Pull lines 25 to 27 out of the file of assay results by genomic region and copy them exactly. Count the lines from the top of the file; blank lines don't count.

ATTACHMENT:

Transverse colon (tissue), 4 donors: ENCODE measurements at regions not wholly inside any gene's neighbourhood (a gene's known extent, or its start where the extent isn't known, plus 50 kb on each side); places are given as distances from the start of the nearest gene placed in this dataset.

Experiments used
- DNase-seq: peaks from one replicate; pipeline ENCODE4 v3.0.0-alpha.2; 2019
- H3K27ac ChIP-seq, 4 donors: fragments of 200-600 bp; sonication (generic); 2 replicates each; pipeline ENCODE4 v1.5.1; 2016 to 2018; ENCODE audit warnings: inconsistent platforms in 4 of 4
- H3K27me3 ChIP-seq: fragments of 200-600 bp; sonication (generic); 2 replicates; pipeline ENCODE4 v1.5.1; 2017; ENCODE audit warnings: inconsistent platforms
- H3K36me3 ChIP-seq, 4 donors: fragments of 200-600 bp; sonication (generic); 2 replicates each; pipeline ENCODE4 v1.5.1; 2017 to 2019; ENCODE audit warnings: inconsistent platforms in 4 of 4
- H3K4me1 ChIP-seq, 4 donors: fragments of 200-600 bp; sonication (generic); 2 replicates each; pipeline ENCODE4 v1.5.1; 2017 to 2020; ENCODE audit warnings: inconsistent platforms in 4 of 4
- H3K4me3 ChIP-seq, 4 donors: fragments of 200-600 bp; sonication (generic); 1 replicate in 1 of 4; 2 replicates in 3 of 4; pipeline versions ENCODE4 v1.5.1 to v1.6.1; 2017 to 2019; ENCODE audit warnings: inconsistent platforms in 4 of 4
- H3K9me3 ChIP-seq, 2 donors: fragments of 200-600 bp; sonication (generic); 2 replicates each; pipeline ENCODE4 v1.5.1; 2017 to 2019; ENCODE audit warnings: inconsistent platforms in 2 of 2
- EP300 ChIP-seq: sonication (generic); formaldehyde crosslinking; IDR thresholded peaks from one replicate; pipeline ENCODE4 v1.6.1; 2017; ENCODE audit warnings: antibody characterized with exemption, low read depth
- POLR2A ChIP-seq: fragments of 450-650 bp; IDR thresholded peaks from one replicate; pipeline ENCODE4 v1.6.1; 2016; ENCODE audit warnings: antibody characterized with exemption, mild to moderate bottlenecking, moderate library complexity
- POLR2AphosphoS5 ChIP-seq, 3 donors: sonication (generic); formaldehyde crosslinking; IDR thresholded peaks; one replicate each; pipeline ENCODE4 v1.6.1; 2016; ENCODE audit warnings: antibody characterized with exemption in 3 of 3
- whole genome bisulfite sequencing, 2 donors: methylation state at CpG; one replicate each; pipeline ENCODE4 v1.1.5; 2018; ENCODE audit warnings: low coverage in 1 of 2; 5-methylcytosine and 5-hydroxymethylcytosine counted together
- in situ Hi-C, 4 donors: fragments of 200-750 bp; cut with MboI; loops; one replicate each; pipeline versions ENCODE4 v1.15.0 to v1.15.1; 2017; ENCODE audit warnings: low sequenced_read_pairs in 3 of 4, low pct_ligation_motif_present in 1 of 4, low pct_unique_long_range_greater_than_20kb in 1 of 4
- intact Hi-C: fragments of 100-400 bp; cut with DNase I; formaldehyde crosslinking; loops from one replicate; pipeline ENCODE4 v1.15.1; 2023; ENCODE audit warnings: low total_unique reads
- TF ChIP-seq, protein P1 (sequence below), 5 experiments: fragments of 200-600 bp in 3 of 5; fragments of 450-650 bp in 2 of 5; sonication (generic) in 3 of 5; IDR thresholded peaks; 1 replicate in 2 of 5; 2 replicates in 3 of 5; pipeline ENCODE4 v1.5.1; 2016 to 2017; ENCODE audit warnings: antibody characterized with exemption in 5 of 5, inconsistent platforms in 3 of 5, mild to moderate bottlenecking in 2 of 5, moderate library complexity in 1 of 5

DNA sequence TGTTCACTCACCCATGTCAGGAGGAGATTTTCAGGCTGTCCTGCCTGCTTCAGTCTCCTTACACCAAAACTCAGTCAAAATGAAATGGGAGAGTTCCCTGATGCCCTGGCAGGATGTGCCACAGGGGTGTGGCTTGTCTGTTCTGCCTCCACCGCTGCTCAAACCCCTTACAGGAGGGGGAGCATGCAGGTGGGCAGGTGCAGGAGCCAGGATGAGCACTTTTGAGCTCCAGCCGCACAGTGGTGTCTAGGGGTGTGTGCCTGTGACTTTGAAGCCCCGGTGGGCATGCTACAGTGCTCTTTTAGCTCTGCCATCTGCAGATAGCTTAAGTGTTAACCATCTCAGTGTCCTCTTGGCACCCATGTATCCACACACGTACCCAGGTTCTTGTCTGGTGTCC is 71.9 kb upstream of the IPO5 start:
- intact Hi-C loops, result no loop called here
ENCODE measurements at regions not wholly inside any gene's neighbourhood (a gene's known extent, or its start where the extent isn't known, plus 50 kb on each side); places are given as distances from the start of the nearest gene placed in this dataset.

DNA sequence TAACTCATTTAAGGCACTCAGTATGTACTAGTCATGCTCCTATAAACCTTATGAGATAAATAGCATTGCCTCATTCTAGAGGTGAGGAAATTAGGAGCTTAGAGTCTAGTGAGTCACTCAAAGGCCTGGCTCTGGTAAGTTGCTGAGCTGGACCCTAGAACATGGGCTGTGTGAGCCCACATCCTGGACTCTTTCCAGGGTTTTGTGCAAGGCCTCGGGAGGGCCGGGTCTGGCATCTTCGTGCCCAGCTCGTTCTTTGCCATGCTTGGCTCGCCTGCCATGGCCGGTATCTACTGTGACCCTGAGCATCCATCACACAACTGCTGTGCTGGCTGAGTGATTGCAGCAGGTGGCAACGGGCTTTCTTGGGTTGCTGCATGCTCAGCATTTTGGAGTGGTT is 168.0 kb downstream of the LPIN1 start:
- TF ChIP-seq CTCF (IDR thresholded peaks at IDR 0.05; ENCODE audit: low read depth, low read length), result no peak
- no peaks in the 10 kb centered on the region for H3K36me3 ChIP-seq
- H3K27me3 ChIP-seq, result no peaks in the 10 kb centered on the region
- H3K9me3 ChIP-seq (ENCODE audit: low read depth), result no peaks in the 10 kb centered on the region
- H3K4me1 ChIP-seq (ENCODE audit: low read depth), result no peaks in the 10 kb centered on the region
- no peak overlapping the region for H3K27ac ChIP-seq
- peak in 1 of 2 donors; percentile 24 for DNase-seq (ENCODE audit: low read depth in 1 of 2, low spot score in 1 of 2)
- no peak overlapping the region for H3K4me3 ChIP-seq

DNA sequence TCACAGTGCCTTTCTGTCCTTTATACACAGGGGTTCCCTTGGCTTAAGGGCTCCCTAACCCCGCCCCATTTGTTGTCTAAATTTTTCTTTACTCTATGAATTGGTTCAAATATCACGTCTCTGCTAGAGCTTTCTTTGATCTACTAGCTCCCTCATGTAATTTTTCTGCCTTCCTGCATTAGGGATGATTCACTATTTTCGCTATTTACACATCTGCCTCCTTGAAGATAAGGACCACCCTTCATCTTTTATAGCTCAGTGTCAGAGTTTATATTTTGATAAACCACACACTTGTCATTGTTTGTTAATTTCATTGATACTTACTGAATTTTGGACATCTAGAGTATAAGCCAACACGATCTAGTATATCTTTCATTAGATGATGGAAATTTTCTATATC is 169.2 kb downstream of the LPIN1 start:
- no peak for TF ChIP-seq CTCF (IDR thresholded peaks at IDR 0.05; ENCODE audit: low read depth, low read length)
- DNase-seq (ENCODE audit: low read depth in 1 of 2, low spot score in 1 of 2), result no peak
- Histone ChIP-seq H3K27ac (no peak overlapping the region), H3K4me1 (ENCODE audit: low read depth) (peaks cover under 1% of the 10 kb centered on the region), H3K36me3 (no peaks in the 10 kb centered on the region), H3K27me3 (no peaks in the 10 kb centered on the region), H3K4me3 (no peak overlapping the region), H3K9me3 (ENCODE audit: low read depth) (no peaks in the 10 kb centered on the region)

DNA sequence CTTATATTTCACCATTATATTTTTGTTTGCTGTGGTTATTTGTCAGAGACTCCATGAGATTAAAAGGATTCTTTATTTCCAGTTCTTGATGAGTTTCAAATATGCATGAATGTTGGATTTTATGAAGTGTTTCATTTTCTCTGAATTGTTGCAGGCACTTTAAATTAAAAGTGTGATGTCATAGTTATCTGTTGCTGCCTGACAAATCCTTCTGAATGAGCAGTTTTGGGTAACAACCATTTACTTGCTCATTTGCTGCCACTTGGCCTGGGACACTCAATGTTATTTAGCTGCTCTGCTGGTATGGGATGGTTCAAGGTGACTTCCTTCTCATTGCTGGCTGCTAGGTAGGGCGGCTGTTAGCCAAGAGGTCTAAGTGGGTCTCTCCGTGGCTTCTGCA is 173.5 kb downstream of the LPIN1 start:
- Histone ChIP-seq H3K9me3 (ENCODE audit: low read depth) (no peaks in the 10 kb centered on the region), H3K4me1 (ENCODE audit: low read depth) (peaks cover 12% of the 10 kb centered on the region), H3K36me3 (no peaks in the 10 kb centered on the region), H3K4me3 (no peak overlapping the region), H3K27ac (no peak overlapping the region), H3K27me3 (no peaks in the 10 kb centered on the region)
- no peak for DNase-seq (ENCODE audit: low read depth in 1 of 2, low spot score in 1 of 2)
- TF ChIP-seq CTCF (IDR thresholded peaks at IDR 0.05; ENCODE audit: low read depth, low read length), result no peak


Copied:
- H3K4me1 ChIP-seq (ENCODE audit: low read depth), result no peaks in the 10 kb centered on the region
- no peak overlapping the region for H3K27ac ChIP-seq
- peak in 1 of 2 donors; percentile 24 for DNase-seq (ENCODE audit: low read depth in 1 of 2, low spot score in 1 of 2)